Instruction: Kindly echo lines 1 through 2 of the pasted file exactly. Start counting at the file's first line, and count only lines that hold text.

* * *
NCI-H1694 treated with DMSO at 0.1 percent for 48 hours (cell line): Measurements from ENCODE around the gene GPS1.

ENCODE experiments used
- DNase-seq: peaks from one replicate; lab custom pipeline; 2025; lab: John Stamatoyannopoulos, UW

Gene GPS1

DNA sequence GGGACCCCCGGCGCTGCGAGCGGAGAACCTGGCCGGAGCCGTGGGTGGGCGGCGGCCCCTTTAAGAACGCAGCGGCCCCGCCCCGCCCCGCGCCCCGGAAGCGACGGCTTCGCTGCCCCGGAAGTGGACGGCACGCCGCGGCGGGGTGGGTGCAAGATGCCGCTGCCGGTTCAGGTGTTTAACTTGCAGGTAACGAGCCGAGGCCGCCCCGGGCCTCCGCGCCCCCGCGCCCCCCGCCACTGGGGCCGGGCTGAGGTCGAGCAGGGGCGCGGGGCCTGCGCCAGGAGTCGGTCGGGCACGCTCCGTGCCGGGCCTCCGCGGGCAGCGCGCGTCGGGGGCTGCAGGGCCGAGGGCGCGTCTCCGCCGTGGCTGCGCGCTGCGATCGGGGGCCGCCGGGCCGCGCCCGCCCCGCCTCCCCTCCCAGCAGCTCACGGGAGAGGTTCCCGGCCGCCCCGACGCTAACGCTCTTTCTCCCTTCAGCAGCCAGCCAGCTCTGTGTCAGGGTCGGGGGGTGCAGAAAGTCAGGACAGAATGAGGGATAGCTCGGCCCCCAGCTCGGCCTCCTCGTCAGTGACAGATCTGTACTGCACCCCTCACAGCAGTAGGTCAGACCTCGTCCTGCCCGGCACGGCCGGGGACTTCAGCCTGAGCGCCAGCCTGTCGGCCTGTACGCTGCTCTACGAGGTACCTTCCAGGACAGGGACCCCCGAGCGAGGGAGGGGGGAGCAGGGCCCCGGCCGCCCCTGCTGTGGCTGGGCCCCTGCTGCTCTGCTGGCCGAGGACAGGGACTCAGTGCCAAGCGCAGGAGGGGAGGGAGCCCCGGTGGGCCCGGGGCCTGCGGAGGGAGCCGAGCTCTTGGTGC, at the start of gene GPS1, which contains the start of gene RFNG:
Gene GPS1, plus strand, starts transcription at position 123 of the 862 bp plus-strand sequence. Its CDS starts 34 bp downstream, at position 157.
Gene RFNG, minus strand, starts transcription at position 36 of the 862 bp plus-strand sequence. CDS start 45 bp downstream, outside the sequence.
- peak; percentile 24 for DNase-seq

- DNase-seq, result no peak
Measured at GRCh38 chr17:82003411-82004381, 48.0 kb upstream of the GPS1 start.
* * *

NCI-H1694 treated with DMSO at 0.1 percent for 48 hours (cell line): Measurements from ENCODE around the gene GPS1.

ENCODE experiments used